The government on Friday gazetted new laws that will regulate the broadcast media, setting the stage for a battle with Media Owners and journalists.
Information and Communication PS Bitange Ndemo announced that the Kenya Communications (Broadcasting) regulations 2009 became law from January 1, this year, and TV stations must now brace for hard times including possible closure.
The chairman of the Kenya Editors’ Guild, Mr Macharia Gaitho, described the regulations as retrogressive and obnoxious.
The Ministry of Information, he said, had employed subterfuge and deceit in publishing the regulations despite an agreement with media partners last year mediated by Prime Minister Raila Odinga.
Mr Gaitho recalled that when the industry opposed repressive amendments to the Communications Act, Mr Odinga called a meeting attended by both the ministry and media representatives.
Both sides agreed on a proposal tabled by Attorney-General Amos Wako, that removed the clauses seen by the media as repressive.
However, said Mr Gaitho, the ministry had gone behind the agreement by reintroducing, under the guise of regulations, the offensive sections struck out from the Act.
The toughest rules include censorship of content, limiting sex talk on FM radio stations and adult movies on television to after 10pm, banning of cross media ownership and setting rules for political coverage during general elections.
Dr Ndemo said implementation had not started because media owners had not sent names of nominees to the Broadcast Council, but warned that they will be shut out of the process if they delayed.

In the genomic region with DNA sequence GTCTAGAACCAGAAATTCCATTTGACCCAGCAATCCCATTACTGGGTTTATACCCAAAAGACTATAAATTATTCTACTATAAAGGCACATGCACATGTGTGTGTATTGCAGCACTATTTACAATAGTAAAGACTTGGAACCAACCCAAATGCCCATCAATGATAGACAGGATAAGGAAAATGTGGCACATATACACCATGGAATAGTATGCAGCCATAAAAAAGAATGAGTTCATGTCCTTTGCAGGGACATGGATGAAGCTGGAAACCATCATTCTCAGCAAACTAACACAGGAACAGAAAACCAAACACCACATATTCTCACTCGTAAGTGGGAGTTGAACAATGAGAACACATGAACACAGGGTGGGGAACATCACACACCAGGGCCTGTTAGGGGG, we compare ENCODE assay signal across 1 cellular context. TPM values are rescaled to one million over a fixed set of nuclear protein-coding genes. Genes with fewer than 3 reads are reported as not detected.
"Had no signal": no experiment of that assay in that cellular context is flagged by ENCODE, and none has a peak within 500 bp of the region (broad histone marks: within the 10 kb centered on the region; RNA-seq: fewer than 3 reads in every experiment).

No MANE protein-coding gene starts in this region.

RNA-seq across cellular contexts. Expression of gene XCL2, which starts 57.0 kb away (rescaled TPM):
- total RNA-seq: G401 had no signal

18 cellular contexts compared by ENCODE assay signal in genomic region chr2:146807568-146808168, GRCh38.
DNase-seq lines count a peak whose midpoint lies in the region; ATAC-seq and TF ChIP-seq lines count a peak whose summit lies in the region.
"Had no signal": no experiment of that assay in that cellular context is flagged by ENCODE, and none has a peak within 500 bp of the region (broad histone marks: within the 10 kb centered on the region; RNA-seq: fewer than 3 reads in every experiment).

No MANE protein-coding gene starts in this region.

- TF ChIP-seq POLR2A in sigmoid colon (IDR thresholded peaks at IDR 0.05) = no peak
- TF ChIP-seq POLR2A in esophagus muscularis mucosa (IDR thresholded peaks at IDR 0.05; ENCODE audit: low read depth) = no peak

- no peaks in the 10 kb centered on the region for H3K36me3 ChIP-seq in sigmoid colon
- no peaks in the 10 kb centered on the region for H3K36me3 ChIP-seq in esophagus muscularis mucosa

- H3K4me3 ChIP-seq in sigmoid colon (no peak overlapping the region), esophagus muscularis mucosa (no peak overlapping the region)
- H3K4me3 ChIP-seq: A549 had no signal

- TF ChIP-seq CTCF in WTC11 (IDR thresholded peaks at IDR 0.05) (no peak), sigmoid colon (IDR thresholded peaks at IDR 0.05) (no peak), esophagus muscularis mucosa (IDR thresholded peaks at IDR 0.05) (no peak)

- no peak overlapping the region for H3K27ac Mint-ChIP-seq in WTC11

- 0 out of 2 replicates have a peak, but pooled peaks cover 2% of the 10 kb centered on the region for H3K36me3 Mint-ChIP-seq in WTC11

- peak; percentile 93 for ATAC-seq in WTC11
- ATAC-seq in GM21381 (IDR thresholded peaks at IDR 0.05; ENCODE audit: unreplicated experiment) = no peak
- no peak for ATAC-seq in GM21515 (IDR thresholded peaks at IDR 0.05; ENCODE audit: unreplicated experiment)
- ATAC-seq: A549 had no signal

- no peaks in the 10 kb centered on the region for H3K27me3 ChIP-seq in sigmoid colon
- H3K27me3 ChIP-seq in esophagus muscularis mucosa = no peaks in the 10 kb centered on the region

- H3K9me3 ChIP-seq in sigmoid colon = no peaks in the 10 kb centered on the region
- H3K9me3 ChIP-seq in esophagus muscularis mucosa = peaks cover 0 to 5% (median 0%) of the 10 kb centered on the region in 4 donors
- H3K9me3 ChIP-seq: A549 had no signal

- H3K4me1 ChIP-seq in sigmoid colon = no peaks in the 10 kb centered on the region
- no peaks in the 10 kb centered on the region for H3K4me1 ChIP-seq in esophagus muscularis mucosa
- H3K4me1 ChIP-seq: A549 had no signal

“There is nowhere in world where there is absolute freedom. We have to curtail some freedom for the sake of the majority,” the PS said.
The new rules also introduced term licences where media owners will have seven years before reapplying for frequencies unlike in the past when the period was unlimited. Those with inactive frequencies will have to surrender them.
“People have stocked frequencies and competent and enterprising Kenyans cannot get them... Our Parliament cannot get a frequency for broadcast media. This is public property that must not be speculated,” added the PS.
Any person who contravenes any provision of these regulations commits an offence and on conviction shall be liable to a fine not exceeding a million shillings or to imprisonment for a term not exceeding three years, or both.
The laws state in part that a licensee shall generally ensure that no broadcasts by its station contains the use of offensive language, including profanity and blasphemy, presents sexual matters in an explicit and offensive manner, or glorifies violence.
Should not incite
The content should not incite or perpetuate hatred or vilify any person or section of the community on account of race, ethnicity, nationality, gender, sexual preference, age, disability, religion or culture.